Misplaced Childhood


Do you remember? A simple question with which one of the loveliest songs of the 80s starts off, serves to remind us of the album that kick-started Marillion's stratospheric musical career all those thirty years ago. The British band's third record breathed life back into the progressive rock movement, bringing it into public view for all to appreciate, with the sublime Kayleigh being their Nº1 all-time super-hit. A sound that reminded us all of Genesis, Yes and the like.

Without doubt, Tolkien and his endless saga of elves and orcs had a massive influence on nearly all the different rock genres that existed towards the end of the 20th century. For better or for worse - the worst perhaps being the outlandish rockers Lordi, who for some unknown reason went on to win. The flipside of this Tolkien coin was Marillion, who took 'Sil' out of the original name's beginning in order to avoid any infringement of copyright laws. Thus was born music for the fantasists among us to enjoy.  

As all faithful followers of Marillion will be able to tell you, Misplaced Childhood (1985) was one of the group's first records, with Fish at the microphone, singing out his dark lyrics delivered with a melodic, hypnotic voice akin to that of Peter Gabriel, performed between epic bouts of drinking just about anything he could lay his hands on. These are said to be the band's best years, although it must be said that his replacement, Steve Hogarth, has not let the side down in the slightest.

The key to their continued success lies in the only remaining member of the band's original line up, Steve Rothery, a rock-star antithesis, a 'grafter' of the six strings who handled himself well in the world of synthesisers that ruled the neo-progressive rock scene in the '80s. He is the man that keeps it all together, the musician that has kept the perfect notes coming in all the band's songs, not only in the highly-acclaimed Misplaced Childhood. Alongside him, musical wizards such as percussionist Ian Mosley make up a top-quality, tight rock band whose timing you could set your watch by. Rothery is such as reserved, discreet character that we had to wait until 2014 for his first album (an instrumental, naturally) to be released.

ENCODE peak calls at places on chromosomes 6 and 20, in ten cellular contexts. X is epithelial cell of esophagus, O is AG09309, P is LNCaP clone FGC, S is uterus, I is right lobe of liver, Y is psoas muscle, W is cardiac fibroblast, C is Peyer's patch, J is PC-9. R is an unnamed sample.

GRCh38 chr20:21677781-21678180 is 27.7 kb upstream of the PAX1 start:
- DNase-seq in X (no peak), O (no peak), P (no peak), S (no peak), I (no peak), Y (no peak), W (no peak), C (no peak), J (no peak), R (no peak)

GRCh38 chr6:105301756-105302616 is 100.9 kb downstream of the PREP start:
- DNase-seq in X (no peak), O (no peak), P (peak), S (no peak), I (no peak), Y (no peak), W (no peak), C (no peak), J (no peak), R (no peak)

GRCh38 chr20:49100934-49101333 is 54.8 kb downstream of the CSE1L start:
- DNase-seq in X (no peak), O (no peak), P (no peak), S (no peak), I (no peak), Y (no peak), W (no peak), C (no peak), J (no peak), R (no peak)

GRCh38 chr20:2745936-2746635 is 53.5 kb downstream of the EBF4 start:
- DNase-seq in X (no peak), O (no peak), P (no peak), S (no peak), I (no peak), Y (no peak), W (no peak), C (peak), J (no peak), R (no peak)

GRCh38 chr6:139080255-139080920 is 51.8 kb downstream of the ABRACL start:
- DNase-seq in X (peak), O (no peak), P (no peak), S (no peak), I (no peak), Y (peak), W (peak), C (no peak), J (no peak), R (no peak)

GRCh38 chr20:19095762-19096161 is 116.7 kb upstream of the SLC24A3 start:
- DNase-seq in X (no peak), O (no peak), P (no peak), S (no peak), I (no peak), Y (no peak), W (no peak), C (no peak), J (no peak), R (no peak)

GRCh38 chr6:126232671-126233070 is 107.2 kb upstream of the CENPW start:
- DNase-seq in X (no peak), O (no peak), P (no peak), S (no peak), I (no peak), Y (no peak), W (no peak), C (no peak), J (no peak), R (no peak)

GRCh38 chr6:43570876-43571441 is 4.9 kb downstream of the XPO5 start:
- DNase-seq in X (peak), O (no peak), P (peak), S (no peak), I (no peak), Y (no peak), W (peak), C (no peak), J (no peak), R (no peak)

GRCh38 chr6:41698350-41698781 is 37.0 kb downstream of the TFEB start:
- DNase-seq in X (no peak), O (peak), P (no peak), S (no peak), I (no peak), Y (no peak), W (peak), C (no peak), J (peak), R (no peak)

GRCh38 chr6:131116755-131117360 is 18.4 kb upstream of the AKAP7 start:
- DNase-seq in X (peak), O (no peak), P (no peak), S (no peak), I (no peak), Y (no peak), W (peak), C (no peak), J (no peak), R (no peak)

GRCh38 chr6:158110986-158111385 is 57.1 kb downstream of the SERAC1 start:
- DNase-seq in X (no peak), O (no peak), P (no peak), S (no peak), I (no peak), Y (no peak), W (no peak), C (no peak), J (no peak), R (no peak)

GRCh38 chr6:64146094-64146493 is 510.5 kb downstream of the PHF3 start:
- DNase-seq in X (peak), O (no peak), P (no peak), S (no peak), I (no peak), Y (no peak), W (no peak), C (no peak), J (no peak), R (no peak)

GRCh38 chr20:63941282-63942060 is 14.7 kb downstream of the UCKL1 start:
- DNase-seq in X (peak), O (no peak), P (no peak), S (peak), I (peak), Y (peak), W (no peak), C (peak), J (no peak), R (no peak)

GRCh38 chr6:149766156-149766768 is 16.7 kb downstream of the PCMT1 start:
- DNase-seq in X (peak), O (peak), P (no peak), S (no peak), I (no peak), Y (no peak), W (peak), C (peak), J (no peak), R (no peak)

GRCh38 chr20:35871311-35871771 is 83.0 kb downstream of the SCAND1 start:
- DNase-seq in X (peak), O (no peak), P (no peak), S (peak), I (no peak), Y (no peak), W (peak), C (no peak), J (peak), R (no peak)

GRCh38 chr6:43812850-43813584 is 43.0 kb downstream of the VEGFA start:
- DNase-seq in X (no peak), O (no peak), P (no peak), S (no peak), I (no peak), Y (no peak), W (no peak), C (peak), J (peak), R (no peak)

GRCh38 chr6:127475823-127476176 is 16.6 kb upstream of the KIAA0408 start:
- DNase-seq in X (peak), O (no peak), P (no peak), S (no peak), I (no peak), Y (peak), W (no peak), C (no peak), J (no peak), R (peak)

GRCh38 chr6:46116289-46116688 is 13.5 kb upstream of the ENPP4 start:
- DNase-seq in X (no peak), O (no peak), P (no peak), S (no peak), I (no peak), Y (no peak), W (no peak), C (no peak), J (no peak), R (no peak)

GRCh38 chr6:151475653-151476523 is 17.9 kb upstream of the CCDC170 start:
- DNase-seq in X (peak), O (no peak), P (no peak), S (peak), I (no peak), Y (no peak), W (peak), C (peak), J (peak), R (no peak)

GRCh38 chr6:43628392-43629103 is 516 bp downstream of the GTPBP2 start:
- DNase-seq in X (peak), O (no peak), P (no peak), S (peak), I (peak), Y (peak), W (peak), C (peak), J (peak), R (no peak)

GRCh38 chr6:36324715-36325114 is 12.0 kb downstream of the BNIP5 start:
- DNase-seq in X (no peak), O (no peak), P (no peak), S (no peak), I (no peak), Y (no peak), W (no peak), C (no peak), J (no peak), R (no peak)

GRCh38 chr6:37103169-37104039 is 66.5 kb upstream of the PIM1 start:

Notes that come in all shapes and sizes. And sounds. According to those that have worked with him, Rothery's talent lies in knowing how to use the guitar as a multi-purpose tool, always experimenting behind the scenes, making subtle changes to the music he creates thanks to making use of continually evolving technology. These never-ending musical adventures are what keep Marillion on the road, even if they are nowadays a band with a small, cult following. They were one of the first to use the Internet and social media to strengthen ties with their fans and even used the w.w.w. to produce some of their records – Anoraknophobia (2001) and Marbles (2004) were both the fruit of fledgling crowdfunding activity. Fifteen years have come and gone since then.

In Misplaced Childhood, Rothery serves as a counterpoint to Fish's trippy, lysergic lyrics about his childhood, with bright, spellbinding solos such as the one in the climax of another of their hits, Lavender, in which the crescendo of Mark Kelly's piano becomes intertwined with and finally gives way to Rothery's searing guitars. And if you want to get an idea of his guitar technique, have a listen to Childhood's End? in which he awards us with an authentic musical master class.